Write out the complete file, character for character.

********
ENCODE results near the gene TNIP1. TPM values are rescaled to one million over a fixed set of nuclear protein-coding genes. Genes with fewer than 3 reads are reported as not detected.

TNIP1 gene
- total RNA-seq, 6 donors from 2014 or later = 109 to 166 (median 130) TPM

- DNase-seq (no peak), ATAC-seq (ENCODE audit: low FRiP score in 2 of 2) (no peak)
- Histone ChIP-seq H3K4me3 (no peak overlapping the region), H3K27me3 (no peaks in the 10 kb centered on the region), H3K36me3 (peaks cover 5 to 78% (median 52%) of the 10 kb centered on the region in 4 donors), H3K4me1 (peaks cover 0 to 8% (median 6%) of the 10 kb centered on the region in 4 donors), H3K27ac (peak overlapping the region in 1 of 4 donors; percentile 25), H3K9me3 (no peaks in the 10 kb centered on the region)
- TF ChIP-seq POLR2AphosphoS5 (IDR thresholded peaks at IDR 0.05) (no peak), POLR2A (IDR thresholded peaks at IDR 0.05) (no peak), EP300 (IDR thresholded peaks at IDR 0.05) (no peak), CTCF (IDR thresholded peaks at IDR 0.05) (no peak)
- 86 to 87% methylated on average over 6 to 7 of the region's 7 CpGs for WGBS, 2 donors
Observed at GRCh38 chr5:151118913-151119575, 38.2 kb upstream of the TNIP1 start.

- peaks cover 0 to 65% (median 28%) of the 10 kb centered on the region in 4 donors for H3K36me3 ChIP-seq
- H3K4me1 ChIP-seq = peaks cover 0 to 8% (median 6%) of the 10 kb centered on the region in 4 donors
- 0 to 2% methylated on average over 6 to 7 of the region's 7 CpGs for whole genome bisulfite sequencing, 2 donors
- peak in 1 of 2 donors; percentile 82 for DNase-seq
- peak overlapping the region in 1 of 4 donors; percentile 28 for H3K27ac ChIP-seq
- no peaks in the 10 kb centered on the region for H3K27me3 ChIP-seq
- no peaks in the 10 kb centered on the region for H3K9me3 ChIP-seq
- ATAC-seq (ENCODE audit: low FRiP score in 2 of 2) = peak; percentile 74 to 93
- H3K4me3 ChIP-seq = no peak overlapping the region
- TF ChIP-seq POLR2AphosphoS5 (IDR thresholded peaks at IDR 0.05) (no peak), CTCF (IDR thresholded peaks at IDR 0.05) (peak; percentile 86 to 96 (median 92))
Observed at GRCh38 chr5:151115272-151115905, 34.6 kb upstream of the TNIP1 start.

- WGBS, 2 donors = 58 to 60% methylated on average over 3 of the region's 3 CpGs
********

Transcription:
ENCODE results near the gene TNIP1. TPM values are rescaled to one million over a fixed set of nuclear protein-coding genes. Genes with fewer than 3 reads are reported as not detected.

TNIP1 gene
- total RNA-seq, 6 donors from 2014 or later = 109 to 166 (median 130) TPM

- DNase-seq (no peak), ATAC-seq (ENCODE audit: low FRiP score in 2 of 2) (no peak)
- Histone ChIP-seq H3K4me3 (no peak overlapping the region), H3K27me3 (no peaks in the 10 kb centered on the region), H3K36me3 (peaks cover 5 to 78% (median 52%) of the 10 kb centered on the region in 4 donors), H3K4me1 (peaks cover 0 to 8% (median 6%) of the 10 kb centered on the region in 4 donors), H3K27ac (peak overlapping the region in 1 of 4 donors; percentile 25), H3K9me3 (no peaks in the 10 kb centered on the region)
- TF ChIP-seq POLR2AphosphoS5 (IDR thresholded peaks at IDR 0.05) (no peak), POLR2A (IDR thresholded peaks at IDR 0.05) (no peak), EP300 (IDR thresholded peaks at IDR 0.05) (no peak), CTCF (IDR thresholded peaks at IDR 0.05) (no peak)
- 86 to 87% methylated on average over 6 to 7 of the region's 7 CpGs for WGBS, 2 donors
Observed at GRCh38 chr5:151118913-151119575, 38.2 kb upstream of the TNIP1 start.

- peaks cover 0 to 65% (median 28%) of the 10 kb centered on the region in 4 donors for H3K36me3 ChIP-seq
- H3K4me1 ChIP-seq = peaks cover 0 to 8% (median 6%) of the 10 kb centered on the region in 4 donors
- 0 to 2% methylated on average over 6 to 7 of the region's 7 CpGs for whole genome bisulfite sequencing, 2 donors
- peak in 1 of 2 donors; percentile 82 for DNase-seq
- peak overlapping the region in 1 of 4 donors; percentile 28 for H3K27ac ChIP-seq
- no peaks in the 10 kb centered on the region for H3K27me3 ChIP-seq
- no peaks in the 10 kb centered on the region for H3K9me3 ChIP-seq
- ATAC-seq (ENCODE audit: low FRiP score in 2 of 2) = peak; percentile 74 to 93
- H3K4me3 ChIP-seq = no peak overlapping the region
- TF ChIP-seq POLR2AphosphoS5 (IDR thresholded peaks at IDR 0.05) (no peak), CTCF (IDR thresholded peaks at IDR 0.05) (peak; percentile 86 to 96 (median 92))
Observed at GRCh38 chr5:151115272-151115905, 34.6 kb upstream of the TNIP1 start.

- WGBS, 2 donors = 58 to 60% methylated on average over 3 of the region's 3 CpGs